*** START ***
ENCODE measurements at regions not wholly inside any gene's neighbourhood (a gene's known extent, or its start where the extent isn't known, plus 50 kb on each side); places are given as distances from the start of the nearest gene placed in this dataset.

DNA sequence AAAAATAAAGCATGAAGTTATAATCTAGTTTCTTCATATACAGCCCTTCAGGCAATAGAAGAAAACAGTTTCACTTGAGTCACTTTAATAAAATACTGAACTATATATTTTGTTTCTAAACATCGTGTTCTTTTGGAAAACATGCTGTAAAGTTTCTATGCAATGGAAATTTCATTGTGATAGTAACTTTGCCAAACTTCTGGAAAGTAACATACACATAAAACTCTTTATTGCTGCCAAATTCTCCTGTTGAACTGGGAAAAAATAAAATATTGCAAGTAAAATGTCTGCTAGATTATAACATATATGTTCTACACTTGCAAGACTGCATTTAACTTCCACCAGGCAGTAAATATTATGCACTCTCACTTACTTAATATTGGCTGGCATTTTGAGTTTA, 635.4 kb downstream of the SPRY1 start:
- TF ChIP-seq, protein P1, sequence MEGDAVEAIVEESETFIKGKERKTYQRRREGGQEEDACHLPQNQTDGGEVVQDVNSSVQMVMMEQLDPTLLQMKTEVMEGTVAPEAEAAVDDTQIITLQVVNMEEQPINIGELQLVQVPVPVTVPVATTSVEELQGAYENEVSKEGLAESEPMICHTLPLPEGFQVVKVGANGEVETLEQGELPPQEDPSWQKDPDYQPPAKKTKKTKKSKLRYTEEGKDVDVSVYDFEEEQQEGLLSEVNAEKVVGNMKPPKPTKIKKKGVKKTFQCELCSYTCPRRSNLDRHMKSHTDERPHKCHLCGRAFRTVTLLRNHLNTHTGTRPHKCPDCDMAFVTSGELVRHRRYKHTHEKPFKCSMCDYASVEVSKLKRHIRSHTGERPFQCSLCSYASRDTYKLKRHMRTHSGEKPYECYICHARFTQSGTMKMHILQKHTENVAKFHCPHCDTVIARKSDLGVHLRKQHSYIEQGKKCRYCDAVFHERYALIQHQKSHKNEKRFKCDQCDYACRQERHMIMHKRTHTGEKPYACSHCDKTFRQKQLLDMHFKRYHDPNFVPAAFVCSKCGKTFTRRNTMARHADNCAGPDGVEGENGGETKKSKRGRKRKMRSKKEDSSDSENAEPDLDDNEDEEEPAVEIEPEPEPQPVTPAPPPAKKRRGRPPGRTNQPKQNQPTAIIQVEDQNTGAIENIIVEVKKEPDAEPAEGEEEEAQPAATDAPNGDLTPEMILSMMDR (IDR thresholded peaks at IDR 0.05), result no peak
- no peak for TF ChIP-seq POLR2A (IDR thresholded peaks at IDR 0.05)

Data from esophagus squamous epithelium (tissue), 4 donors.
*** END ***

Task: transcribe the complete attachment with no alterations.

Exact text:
ENCODE measurements at regions not wholly inside any gene's neighbourhood (a gene's known extent, or its start where the extent isn't known, plus 50 kb on each side); places are given as distances from the start of the nearest gene placed in this dataset.

DNA sequence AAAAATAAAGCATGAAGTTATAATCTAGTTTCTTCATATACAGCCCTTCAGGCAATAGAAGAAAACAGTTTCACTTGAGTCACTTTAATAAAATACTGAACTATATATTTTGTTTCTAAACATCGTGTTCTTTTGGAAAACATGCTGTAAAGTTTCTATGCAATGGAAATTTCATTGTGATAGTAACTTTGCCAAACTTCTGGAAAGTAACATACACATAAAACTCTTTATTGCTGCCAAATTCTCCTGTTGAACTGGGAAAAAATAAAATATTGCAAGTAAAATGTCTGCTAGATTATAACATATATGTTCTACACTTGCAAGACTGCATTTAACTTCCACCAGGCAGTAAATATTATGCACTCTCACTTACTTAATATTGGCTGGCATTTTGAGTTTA, 635.4 kb downstream of the SPRY1 start:
- TF ChIP-seq, protein P1, sequence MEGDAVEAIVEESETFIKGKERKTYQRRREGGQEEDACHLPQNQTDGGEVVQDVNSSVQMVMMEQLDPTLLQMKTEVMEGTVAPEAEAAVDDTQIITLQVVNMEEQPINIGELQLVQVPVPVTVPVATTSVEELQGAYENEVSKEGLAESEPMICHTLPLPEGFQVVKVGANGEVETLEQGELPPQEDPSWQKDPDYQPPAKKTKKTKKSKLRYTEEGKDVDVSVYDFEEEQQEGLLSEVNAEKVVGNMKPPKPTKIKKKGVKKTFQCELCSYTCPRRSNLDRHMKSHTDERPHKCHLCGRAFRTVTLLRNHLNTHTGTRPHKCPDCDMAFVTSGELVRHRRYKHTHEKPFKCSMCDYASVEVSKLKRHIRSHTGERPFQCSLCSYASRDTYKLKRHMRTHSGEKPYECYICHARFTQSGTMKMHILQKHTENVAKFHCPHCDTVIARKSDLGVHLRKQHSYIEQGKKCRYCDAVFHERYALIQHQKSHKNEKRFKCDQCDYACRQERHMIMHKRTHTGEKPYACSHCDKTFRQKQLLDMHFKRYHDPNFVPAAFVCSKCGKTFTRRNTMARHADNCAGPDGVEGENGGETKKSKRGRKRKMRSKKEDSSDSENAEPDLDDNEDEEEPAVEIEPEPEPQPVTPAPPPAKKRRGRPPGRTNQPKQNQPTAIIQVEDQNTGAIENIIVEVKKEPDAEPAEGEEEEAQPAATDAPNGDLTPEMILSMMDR (IDR thresholded peaks at IDR 0.05), result no peak
- no peak for TF ChIP-seq POLR2A (IDR thresholded peaks at IDR 0.05)

Data from esophagus squamous epithelium (tissue), 4 donors.